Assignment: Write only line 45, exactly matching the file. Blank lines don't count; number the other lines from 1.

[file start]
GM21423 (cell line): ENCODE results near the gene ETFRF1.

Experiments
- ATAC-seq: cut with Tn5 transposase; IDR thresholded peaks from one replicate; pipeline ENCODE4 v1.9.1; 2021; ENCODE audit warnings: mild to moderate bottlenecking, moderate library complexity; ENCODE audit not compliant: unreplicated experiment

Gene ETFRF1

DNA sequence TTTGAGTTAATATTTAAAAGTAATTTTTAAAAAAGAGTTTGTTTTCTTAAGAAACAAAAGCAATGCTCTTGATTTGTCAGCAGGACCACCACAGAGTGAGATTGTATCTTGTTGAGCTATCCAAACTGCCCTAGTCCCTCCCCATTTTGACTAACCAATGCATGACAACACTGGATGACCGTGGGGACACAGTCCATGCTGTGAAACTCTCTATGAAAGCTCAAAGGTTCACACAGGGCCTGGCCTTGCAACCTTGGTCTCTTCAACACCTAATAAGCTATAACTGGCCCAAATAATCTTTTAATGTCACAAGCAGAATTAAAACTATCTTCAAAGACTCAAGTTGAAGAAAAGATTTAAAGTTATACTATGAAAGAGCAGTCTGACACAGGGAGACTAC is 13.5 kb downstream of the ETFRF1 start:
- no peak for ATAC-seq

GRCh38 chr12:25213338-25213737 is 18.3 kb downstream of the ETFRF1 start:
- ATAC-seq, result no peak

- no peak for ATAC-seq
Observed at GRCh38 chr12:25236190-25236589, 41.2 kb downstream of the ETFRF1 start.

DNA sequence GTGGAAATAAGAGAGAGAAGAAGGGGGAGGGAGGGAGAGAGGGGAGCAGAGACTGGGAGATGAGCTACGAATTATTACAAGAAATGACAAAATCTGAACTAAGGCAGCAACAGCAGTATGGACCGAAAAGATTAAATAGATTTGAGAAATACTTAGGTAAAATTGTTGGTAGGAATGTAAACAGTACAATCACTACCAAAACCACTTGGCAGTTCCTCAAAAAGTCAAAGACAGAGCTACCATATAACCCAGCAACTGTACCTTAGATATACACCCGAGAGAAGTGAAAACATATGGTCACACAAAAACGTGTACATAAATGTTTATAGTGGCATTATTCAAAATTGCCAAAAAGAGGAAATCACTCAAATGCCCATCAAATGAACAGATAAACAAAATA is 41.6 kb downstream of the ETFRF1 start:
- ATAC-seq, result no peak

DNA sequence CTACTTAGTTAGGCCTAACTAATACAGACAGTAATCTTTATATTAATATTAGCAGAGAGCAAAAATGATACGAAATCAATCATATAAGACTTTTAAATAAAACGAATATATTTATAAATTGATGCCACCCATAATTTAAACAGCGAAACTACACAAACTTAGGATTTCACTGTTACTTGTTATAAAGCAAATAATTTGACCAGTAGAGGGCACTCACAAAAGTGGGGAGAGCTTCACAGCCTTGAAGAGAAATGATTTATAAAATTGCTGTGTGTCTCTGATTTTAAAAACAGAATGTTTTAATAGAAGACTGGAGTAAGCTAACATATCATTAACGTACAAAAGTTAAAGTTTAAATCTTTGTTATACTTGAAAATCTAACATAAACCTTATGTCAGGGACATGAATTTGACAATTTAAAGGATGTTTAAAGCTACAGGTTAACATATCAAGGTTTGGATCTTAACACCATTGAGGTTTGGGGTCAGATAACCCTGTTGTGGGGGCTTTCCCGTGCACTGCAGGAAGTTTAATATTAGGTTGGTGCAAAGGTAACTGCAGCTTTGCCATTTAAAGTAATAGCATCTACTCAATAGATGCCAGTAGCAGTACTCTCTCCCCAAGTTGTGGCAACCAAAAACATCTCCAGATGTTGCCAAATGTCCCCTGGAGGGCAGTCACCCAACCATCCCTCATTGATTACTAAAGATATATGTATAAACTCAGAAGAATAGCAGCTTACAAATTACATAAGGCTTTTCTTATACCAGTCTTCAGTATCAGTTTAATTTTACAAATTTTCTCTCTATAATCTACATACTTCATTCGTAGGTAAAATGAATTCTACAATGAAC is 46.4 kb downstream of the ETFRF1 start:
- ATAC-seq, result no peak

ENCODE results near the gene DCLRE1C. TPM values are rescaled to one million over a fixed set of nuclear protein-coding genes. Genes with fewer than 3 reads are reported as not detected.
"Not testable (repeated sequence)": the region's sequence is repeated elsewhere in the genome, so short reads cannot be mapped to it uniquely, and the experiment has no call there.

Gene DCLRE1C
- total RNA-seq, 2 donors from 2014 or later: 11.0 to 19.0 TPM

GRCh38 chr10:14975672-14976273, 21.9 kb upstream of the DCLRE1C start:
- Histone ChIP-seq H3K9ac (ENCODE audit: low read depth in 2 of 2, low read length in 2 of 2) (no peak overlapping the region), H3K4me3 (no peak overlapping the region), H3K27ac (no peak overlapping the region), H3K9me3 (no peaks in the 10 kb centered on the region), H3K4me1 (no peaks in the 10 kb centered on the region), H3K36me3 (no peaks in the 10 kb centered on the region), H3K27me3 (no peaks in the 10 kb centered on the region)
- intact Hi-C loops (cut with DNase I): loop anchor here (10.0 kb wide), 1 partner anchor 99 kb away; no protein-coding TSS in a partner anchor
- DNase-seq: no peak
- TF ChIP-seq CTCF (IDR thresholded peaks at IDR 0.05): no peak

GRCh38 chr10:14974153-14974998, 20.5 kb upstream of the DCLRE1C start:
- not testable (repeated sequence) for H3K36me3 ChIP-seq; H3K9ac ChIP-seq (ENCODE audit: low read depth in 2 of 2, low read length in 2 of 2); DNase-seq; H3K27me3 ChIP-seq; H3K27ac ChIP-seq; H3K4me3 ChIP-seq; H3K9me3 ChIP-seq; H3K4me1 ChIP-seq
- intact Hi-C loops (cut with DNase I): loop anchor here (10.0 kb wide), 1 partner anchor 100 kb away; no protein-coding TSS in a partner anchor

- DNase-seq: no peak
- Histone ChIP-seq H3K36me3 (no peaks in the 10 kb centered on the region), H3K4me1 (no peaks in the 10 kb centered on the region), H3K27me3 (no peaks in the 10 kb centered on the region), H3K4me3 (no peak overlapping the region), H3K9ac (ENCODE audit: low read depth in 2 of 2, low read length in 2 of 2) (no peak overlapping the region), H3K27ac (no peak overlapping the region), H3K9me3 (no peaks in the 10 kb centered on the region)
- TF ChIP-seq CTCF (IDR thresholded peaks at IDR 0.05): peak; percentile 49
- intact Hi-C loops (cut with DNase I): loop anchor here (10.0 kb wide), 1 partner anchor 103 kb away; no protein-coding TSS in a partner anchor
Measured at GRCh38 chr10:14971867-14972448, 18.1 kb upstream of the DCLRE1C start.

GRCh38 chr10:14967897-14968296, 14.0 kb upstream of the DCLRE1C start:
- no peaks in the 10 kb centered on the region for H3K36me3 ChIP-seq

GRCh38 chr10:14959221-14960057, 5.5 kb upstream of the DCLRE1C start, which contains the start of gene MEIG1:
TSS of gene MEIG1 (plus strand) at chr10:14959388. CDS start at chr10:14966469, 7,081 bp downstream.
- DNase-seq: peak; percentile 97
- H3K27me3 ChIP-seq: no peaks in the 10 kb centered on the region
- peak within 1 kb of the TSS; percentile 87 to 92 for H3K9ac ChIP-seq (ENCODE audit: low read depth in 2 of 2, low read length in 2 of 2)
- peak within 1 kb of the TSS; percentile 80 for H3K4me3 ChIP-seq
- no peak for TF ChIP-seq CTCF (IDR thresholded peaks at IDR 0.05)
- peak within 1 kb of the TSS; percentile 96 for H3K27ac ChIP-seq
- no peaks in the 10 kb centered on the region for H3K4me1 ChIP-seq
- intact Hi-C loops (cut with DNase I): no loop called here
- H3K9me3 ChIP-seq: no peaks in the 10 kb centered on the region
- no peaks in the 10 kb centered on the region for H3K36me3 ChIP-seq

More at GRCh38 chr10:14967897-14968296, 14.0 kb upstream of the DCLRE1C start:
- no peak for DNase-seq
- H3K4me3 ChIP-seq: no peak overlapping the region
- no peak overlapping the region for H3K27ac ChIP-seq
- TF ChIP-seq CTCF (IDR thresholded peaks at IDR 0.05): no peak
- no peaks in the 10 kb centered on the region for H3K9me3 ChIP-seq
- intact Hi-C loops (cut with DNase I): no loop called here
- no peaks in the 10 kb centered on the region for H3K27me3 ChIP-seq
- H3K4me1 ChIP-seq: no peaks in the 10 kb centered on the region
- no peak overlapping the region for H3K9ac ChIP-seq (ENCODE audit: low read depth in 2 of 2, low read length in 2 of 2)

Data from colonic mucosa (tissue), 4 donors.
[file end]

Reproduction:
- no peaks in the 10 kb centered on the region for H3K36me3 ChIP-seq